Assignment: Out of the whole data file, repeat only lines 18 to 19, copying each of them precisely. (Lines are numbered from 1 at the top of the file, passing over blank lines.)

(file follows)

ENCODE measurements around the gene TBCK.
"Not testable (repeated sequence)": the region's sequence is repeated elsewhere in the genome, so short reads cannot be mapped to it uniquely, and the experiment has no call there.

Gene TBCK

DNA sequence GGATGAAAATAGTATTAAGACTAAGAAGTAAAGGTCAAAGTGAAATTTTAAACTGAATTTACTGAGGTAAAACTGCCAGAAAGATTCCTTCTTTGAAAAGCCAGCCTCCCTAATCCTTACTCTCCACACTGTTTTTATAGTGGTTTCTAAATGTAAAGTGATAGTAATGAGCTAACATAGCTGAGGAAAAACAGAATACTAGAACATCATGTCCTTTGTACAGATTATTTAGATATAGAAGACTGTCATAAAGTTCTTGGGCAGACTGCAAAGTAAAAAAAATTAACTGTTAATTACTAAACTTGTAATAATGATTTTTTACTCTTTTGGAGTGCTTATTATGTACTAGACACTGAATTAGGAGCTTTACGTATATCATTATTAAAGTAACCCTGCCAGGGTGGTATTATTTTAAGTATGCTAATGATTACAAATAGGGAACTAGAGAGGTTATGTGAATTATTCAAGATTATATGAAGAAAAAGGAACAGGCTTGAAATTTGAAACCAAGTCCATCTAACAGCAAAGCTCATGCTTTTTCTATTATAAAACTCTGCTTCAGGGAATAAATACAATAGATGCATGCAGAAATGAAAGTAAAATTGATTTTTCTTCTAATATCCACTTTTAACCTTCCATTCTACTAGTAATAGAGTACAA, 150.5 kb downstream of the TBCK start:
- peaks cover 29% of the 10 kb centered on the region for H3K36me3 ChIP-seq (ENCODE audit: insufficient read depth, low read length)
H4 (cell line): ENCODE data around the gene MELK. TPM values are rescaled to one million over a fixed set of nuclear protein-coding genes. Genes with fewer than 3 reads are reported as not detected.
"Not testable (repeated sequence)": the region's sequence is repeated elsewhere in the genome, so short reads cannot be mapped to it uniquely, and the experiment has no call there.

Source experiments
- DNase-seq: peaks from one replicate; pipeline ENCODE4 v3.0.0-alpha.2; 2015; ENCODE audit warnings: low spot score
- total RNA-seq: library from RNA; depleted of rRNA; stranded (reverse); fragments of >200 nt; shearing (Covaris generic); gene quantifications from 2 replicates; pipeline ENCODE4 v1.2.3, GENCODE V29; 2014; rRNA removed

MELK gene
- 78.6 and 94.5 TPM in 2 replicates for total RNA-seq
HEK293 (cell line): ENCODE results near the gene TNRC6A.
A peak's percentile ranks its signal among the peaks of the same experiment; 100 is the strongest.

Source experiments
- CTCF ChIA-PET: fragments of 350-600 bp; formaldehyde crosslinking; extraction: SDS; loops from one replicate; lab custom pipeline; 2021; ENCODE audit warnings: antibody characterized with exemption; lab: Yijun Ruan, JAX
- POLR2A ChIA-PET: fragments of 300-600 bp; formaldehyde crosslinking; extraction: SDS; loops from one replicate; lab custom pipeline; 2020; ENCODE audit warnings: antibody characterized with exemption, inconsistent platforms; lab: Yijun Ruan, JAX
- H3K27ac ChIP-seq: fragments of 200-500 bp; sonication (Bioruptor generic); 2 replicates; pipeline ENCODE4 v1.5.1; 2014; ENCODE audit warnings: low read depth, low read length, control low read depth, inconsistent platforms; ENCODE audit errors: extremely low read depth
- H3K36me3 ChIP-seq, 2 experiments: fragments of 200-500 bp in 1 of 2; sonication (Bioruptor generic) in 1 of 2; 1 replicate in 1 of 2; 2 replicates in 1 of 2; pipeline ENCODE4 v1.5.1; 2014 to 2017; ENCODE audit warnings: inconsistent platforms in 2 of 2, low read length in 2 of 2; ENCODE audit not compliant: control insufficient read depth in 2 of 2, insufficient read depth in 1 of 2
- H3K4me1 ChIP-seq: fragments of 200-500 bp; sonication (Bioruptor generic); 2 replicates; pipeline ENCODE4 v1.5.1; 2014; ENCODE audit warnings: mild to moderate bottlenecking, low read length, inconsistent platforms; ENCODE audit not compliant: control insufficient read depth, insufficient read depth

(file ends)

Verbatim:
- H3K27ac ChIP-seq: fragments of 200-500 bp; sonication (Bioruptor generic); 2 replicates; pipeline ENCODE4 v1.5.1; 2014; ENCODE audit warnings: low read depth, low read length, control low read depth, inconsistent platforms; ENCODE audit errors: extremely low read depth
- H3K36me3 ChIP-seq, 2 experiments: fragments of 200-500 bp in 1 of 2; sonication (Bioruptor generic) in 1 of 2; 1 replicate in 1 of 2; 2 replicates in 1 of 2; pipeline ENCODE4 v1.5.1; 2014 to 2017; ENCODE audit warnings: inconsistent platforms in 2 of 2, low read length in 2 of 2; ENCODE audit not compliant: control insufficient read depth in 2 of 2, insufficient read depth in 1 of 2